A participant in one of my workshops recently said, “Our job is about storytelling […] and the best stories are told by people.” I certainly agree with the first part, storytelling is at the heart of most of our work. The second part, however… (To avoid chaos on my Twitter: I do believe people are the only ‘thing’ able to tell engaging stories and I don’t see algorithms taking over anywhere in the next 20 years, at least.)
One of the most powerful tools for (online) storytelling is without a doubt video. I often use video in my workshops to clarify key points or keep people focused. Although video is traditionally difficult and expensive to produce, I do think we shouldn’t neglect it in our (online) content strategy. One only has to look at Tate’s video channel, the wonderful Ship Song Project or the Troy Library video I shared earlier to understand video’s potential.
In recent years online video has gone way beyond the linear, 480p stuff that made stars of Rebecca Black and Carly Rae Jepsen. We can now automatically create interactive video’s with gaming elements that are fully embedded in the (social) web, for free! Five tools that might help kickstart your institution’s career in online video.
1. Mozilla’s Popcorn Maker
Without a doubt the most exciting innovation in online video is Mozilla’s Popcorn Maker. This super simple tool allows you to add photos, text, interactive elements and even real-time tweets to any (online) video. Simply look at this example TED video to discover the possibilities:
Quietly launched not too long ago, Galahad allows you to create interactive videos that let you control the order and outcome of any video. YouTube allows similar things, but doesn’t have the gaming elements that are part of Galahad. You can help sort a murder if you want to try it out.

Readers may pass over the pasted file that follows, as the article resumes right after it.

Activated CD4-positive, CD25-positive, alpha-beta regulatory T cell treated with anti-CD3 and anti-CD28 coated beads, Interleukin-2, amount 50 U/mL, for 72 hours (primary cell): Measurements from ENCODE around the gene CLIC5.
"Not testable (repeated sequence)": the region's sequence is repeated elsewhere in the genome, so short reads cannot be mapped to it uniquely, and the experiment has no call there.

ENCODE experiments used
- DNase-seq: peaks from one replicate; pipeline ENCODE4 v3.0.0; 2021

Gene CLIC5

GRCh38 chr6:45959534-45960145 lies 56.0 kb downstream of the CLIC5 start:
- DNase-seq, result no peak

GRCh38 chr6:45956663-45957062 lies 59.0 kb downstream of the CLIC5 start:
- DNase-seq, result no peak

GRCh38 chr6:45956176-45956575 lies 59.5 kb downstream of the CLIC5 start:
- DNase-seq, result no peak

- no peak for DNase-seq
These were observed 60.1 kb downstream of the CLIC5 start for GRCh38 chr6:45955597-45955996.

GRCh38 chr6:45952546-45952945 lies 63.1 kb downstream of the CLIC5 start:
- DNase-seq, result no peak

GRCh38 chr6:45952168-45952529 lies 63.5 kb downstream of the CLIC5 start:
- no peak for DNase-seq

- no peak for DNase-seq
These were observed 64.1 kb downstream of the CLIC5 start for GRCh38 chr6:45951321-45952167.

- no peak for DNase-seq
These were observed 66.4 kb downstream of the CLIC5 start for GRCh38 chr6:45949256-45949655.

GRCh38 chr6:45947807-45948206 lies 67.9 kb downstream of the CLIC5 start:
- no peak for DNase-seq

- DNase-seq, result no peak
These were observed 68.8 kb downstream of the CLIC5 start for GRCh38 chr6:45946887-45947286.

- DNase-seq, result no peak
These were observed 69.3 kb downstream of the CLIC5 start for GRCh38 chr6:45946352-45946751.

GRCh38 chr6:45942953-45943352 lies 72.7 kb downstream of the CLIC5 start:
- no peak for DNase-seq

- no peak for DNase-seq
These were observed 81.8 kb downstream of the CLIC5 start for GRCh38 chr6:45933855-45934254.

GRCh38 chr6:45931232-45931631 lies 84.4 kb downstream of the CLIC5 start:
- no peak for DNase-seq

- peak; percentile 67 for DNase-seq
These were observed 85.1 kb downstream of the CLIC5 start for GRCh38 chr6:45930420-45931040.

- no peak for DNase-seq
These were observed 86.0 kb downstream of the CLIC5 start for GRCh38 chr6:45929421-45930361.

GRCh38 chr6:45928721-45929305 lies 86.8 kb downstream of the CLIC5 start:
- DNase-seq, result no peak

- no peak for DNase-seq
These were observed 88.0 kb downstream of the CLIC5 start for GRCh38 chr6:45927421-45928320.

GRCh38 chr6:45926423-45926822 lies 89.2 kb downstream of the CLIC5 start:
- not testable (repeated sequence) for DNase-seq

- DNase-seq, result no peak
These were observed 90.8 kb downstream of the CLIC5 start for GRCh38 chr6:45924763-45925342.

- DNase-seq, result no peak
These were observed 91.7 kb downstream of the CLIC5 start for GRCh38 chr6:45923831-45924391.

A somewhat older service (now hidden) turns any Wikipedia article into an interactive video. Something new is coming soon to our iPhones (says the website) and if its an improved version of what Qwiki already does, this might be very interesting for museums that wish to spice up their online collections:
Wibbitz turns any blog or newsfeed into a clickable video. I’d love for Google Reader to integrate this so going through the usual 500+ unread items would be easier (for instance, while cooking). It even makes this blog look hot and happening:
5. YouTube’s 3D
Of all the technological innovations in video I think YouTube’s incredible 3D options are the most impressive. If you have a 3D rendering of any video, YouTube automatically transforms it into all possible 3D formats, even those that don’t need glasses. Considering the normal difficulties setting up a 3D television, this is really quite amazing.
The speed of new innovations in online video is incredible. I’m sure I’ve missed a bunch of great new services. What are your favourite tools for online video and where do you think this is headed?
Header photo by Erick C. on Flickr.
The Museum Without Technology Next Post:
Five thoughts about digital engagement strategy after ten days in Sydney